Tommy James (born Thomas Gregory Jackson, 29 April 1947, Dayton, Ohio) is an American pop-rock musician, singer, songwriter, and record producer, best known as leader of the 1960s rock band Tommy James and the Shondells.
Born in Dayton, Ohio, Tommy and his family moved to Niles, Michigan; a child model at age four, he was no stranger to the stage. In 1959, at the age of twelve, James formed what would be recognized as his first official band "The Tornadoes". A year later the band changed its name to The Shondells. By 1964, Jack Douglas, a local DJ at WNIL radio station in Niles formed his own record label, Snap Records. The Shondells were one of the local bands he recorded at WNIL studios. One of the songs was the Jeff Barry and Ellie Greenwich ditty "Hanky Panky", which the pair recorded using the name The Raindrops. The song was a hit locally, but the label had no resources for national promotion and it was soon forgotten.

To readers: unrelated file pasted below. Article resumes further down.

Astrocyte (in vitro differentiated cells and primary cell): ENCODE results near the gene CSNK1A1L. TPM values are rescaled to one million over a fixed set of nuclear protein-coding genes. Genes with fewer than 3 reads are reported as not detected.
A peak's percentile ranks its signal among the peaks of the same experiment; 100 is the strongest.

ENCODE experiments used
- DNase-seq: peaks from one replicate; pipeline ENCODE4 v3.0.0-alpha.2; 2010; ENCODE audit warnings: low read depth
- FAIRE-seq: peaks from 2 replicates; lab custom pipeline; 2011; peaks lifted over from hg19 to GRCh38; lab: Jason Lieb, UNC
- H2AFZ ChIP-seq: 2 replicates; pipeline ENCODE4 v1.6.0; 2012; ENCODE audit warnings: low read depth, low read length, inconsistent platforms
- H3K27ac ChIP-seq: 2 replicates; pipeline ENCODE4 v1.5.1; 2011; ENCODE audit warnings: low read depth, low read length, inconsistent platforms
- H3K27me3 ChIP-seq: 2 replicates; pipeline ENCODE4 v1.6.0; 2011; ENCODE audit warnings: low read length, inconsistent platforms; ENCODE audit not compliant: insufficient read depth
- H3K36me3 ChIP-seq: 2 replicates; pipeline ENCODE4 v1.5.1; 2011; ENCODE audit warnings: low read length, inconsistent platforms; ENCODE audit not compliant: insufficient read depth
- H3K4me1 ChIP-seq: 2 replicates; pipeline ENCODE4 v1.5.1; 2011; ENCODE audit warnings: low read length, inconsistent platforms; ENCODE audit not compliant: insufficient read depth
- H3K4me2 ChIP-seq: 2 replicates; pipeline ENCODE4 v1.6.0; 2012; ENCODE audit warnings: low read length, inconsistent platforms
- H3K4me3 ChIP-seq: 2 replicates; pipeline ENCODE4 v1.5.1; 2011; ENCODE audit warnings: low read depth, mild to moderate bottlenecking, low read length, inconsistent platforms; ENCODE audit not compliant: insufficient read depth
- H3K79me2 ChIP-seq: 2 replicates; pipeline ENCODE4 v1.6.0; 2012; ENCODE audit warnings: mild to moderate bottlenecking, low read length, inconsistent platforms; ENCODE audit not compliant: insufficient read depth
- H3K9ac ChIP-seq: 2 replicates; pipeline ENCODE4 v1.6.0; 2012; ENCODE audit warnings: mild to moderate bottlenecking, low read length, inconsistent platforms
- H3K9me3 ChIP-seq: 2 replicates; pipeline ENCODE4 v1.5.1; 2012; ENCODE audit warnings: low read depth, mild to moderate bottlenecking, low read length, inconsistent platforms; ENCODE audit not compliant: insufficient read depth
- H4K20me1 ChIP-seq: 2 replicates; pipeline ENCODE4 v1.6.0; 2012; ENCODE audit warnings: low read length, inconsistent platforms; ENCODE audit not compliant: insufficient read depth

In 1965, a local dance promoter, Bob Mack, started playing the song at his Pittsburgh dance clubs, having found a copy of it in a used record bin. Soon after, a Pittsburgh area bootlegger made a copy of the song and began pressing copies of it, speeding it up slightly in the process. Sales of the bootleg were estimated at 80,000 in ten days. It became number one on Pittsburgh radio stations in early 1966. Disk jockey Jack Douglas was the first to hear about the record's sudden popularity in Pittsburgh; his Snap Records labels always included his name and location. Further calls from Pittsburgh convinced James to come to Pennsylvania, where he met with Mack and Chuck Rubin, who handled the talent bookings for Mack's dance clubs. Before long, all three major music trade papers, Billboard, Cashbox and Record World, were listing "Hanky Panky" as a regional breakout hit. Rubin, who had music industry connections, said it was a good time for the trio to travel to New York in search of a record deal.